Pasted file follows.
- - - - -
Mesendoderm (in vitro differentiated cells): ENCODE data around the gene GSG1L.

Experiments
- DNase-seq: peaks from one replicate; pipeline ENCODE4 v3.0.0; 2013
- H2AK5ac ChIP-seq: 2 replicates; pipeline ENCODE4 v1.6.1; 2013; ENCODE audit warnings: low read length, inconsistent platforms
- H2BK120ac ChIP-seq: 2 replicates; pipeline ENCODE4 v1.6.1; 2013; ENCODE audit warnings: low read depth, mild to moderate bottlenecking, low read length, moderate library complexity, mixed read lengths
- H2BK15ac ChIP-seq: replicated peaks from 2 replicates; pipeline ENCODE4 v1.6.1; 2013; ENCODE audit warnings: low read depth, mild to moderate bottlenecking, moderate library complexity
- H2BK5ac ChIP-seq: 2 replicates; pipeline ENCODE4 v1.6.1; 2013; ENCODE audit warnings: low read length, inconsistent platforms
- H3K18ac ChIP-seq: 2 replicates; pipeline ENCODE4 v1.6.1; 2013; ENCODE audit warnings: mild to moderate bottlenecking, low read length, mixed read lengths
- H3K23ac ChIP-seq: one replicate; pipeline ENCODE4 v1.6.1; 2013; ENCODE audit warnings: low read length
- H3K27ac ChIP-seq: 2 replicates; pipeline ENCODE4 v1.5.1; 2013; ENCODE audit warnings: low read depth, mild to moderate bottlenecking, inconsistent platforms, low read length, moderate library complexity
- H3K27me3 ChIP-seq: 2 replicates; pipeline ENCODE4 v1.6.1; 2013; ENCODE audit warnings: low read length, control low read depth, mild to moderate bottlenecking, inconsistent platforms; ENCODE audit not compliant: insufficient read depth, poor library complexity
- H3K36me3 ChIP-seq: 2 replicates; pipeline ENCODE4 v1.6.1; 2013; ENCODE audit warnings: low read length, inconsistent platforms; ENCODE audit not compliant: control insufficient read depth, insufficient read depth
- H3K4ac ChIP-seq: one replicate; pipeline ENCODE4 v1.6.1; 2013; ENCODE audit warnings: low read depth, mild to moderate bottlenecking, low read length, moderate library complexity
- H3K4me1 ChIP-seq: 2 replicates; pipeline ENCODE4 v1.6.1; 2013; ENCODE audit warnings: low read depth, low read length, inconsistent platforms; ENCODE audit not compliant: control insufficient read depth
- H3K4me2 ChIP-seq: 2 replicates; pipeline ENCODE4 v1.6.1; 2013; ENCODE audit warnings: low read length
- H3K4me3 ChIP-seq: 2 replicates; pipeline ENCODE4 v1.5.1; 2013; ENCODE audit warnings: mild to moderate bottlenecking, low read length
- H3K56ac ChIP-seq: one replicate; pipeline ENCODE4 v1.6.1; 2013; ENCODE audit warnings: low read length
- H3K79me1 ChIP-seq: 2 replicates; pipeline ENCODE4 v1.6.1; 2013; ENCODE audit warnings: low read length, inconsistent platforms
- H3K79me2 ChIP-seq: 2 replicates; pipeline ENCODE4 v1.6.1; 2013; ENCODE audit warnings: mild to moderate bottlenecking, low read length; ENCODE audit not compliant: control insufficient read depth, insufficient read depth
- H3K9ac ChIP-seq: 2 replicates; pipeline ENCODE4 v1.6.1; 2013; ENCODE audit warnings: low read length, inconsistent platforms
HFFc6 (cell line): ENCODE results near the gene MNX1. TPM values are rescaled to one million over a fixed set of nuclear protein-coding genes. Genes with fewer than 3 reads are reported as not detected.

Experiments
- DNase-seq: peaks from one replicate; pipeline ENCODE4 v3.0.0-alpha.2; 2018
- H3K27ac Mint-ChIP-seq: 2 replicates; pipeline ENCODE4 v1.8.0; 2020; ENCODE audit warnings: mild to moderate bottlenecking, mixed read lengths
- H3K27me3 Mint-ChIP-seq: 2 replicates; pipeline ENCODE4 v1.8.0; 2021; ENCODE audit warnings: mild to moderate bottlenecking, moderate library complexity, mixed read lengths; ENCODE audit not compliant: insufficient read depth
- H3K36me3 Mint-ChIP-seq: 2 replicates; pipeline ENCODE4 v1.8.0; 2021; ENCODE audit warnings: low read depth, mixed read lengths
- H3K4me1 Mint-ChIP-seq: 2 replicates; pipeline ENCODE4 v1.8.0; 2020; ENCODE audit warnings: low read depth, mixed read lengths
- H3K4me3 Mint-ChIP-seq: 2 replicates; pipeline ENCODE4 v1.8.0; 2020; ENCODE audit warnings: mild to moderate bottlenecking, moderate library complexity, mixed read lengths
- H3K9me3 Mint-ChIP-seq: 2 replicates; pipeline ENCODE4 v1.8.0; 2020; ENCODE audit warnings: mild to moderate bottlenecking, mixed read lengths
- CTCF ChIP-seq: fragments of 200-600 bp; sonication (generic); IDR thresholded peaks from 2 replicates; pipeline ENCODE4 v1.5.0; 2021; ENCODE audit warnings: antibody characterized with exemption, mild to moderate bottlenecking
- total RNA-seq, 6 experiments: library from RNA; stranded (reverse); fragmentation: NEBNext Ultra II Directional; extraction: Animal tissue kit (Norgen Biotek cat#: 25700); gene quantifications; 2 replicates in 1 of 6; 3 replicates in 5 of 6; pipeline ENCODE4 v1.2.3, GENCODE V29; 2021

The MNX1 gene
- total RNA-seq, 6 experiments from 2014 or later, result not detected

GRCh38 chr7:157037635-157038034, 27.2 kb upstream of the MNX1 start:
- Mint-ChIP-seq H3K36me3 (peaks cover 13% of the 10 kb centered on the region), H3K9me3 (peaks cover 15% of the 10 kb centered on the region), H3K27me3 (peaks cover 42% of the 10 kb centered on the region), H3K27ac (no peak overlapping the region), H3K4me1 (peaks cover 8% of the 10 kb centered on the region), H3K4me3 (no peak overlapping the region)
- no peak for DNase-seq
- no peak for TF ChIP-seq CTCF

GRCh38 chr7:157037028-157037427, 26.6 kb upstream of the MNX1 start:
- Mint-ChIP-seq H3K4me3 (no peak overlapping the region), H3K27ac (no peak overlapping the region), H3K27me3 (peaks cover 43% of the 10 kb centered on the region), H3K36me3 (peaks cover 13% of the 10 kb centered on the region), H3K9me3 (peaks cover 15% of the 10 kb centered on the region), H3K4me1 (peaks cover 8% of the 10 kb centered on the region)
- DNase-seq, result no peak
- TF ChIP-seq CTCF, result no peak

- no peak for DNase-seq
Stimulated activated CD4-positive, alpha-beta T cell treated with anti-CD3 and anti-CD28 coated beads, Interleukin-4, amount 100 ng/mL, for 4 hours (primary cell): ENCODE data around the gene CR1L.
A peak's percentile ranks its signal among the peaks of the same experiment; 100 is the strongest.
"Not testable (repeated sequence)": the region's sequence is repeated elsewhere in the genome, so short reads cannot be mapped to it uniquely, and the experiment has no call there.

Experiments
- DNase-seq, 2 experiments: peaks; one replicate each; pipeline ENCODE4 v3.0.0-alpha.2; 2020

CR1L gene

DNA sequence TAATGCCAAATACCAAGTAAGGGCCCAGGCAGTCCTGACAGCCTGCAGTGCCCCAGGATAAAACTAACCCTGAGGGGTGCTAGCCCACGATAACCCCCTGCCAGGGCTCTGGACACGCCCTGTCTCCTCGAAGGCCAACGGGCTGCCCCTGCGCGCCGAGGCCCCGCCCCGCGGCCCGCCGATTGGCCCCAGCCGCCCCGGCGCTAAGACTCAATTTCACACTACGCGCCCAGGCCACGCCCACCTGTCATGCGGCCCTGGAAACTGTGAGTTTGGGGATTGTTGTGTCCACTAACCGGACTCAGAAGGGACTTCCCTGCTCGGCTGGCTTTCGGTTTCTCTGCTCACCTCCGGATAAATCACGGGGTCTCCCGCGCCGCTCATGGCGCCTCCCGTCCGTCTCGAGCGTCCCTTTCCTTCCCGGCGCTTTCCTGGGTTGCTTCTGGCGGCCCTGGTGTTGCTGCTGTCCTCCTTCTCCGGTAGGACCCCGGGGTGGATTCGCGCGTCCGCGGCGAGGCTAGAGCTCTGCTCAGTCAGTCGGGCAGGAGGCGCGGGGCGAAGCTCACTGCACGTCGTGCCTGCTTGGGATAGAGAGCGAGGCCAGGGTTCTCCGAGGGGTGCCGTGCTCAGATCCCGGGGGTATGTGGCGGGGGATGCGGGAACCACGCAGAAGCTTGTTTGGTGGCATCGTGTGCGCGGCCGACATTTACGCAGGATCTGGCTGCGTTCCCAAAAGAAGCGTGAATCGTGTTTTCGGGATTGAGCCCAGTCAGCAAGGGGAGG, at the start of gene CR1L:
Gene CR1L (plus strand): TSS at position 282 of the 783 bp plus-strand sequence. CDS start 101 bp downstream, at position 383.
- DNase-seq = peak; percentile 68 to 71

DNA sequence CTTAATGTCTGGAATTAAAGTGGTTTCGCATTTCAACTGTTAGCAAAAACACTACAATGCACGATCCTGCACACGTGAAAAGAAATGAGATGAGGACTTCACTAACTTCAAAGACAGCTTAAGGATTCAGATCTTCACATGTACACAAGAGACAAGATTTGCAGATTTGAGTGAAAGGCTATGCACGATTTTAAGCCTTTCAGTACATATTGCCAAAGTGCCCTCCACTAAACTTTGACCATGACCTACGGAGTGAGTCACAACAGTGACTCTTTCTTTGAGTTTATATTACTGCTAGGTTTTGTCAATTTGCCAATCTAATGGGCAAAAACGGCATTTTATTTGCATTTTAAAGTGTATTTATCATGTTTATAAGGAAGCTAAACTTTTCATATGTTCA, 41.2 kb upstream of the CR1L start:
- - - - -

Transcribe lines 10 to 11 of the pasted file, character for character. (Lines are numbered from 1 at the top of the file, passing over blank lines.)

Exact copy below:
- H3K27ac ChIP-seq: 2 replicates; pipeline ENCODE4 v1.5.1; 2013; ENCODE audit warnings: low read depth, mild to moderate bottlenecking, inconsistent platforms, low read length, moderate library complexity
- H3K27me3 ChIP-seq: 2 replicates; pipeline ENCODE4 v1.6.1; 2013; ENCODE audit warnings: low read length, control low read depth, mild to moderate bottlenecking, inconsistent platforms; ENCODE audit not compliant: insufficient read depth, poor library complexity